Benefits for Latino, African American, and White children and parents taught together in the same community-based weight management intervention
A secondary data analysis was used to compare 40 Latino (Portugal and Puerto Rico), African American, and White parents and 40 children who received a 12-week nutrition, exercise, and coping skills training weight management intervention. At 6 months, African American, Latino, and White parents showed no significant differences in body mass index (p = .69), body fat percentage (p = .43), pedometer steps (p = .88), nutrition knowledge (p = .17), or stress management (p = .27). However, at 6 months there were significant differences between Latino parents' health responsibility (p < .02) and physical activity (p < .007) than those of African American and White parents. At 6 months, the Latino, African American, and White children also showed no significant differences in body mass index (p = .08), body fat percentage (p = .71), or pedometer steps (p = .09). Our data suggest that the weight management intervention with simple, culturally sensitive nutrition and exercise messages delivered in the community benefited Latino, African American, and White parents and children. However, Latino parents did report significantly more improvements in health responsibility and physical activity. © 2009 Springer Publishing Company.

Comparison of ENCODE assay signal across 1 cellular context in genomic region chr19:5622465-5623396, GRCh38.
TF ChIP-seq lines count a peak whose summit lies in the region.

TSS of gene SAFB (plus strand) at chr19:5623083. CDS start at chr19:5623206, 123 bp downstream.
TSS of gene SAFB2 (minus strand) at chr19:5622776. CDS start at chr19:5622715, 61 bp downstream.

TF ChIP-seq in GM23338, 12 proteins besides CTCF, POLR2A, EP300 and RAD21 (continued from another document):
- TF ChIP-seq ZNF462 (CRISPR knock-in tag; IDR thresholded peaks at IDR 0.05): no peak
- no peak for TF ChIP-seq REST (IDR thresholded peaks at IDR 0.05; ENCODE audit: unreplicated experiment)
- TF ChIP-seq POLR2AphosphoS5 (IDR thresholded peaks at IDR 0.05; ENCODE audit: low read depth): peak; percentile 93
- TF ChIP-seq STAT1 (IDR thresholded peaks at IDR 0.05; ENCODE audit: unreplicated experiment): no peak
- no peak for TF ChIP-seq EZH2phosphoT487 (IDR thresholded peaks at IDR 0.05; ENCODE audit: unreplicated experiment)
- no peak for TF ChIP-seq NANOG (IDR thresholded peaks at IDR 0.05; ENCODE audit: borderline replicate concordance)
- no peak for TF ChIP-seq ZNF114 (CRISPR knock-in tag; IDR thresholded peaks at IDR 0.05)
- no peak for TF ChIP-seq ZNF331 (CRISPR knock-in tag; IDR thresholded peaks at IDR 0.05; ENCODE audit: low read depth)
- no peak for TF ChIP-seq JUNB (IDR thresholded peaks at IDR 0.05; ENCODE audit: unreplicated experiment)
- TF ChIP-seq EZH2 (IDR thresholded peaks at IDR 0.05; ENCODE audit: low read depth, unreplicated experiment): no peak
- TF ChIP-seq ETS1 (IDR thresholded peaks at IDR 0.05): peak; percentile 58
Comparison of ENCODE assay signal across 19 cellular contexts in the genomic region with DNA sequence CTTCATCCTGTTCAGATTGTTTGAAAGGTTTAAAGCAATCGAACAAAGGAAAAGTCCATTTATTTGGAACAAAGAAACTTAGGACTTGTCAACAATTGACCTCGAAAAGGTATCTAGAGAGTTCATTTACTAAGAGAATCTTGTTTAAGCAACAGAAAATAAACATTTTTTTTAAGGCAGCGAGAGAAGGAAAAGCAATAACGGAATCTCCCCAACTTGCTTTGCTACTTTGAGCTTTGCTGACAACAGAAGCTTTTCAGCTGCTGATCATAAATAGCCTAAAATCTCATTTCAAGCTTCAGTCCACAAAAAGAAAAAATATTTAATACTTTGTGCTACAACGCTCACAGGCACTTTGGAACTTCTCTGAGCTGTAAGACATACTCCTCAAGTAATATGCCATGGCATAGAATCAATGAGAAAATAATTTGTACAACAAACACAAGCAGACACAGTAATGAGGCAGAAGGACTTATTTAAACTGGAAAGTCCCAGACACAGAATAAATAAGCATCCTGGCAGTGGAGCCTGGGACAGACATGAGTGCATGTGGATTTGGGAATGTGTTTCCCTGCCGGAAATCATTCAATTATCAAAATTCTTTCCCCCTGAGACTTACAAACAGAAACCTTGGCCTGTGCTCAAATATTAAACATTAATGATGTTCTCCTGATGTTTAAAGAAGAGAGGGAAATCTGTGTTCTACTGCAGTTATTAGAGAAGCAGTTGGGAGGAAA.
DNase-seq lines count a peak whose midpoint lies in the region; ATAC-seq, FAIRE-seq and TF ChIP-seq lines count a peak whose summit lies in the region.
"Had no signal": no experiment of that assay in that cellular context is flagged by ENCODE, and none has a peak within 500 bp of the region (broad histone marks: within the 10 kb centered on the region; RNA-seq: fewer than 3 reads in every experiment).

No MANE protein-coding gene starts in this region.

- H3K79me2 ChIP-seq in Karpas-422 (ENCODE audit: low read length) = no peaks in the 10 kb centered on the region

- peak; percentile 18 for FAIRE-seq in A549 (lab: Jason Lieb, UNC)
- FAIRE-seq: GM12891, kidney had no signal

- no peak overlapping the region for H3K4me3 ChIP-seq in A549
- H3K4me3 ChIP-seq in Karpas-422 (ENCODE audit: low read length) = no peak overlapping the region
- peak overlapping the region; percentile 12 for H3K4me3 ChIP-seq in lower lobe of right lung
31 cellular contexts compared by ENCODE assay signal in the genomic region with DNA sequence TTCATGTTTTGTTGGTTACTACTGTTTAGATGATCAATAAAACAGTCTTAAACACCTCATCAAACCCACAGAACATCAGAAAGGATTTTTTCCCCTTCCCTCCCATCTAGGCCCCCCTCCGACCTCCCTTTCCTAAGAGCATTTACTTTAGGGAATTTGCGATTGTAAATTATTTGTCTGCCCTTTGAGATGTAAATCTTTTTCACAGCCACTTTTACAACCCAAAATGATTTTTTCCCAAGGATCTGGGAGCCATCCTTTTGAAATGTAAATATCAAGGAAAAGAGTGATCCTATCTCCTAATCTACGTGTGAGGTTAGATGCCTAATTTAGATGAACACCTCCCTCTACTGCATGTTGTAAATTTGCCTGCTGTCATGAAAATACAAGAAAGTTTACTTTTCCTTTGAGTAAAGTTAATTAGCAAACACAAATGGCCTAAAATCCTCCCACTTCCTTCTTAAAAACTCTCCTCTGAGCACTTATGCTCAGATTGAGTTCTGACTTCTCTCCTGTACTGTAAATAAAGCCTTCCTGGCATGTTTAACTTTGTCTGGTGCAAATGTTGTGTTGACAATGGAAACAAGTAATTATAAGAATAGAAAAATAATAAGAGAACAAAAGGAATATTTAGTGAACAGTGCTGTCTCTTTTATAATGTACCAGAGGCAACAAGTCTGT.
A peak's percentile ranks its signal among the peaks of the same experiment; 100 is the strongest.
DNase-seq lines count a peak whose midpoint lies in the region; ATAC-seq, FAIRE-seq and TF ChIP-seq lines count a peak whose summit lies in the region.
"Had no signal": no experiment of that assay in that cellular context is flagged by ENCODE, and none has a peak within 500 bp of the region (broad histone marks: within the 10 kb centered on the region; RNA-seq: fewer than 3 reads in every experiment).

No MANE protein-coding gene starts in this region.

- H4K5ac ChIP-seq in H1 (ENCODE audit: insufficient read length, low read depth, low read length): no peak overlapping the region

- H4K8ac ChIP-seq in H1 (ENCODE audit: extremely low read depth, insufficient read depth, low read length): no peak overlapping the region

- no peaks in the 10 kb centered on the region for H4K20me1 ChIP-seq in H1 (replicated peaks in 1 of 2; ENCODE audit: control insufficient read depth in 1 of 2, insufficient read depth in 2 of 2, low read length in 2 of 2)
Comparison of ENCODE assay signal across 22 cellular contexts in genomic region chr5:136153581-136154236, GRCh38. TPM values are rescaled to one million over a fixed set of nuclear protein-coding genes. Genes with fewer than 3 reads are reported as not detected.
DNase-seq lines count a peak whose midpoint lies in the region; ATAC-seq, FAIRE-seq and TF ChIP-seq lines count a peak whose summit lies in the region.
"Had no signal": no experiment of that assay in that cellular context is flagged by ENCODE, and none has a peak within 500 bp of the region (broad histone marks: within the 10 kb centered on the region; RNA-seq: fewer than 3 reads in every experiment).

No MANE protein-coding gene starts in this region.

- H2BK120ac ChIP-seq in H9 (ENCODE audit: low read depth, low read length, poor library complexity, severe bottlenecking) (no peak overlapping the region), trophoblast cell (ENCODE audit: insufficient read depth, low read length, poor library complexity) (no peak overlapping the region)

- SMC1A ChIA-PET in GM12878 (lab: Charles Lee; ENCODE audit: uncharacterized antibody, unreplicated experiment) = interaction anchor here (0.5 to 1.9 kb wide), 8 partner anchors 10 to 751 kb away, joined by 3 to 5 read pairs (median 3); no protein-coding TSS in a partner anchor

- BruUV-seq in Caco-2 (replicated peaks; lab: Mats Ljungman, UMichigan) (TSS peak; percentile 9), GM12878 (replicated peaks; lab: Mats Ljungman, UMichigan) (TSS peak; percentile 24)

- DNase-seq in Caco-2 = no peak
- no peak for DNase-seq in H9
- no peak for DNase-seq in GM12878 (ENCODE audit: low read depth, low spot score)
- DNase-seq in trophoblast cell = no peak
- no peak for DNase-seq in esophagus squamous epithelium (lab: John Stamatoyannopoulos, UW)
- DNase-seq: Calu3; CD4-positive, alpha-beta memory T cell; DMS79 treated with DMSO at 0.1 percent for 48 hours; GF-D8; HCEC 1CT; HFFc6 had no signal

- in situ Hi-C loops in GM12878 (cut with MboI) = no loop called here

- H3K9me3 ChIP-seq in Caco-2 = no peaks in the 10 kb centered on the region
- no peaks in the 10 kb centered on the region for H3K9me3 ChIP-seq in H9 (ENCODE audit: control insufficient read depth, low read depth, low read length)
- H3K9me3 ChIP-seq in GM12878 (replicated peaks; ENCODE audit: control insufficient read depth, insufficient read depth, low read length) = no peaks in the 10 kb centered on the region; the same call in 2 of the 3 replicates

Berry, D; Turner, M; Biederman, D; Flanagan, O
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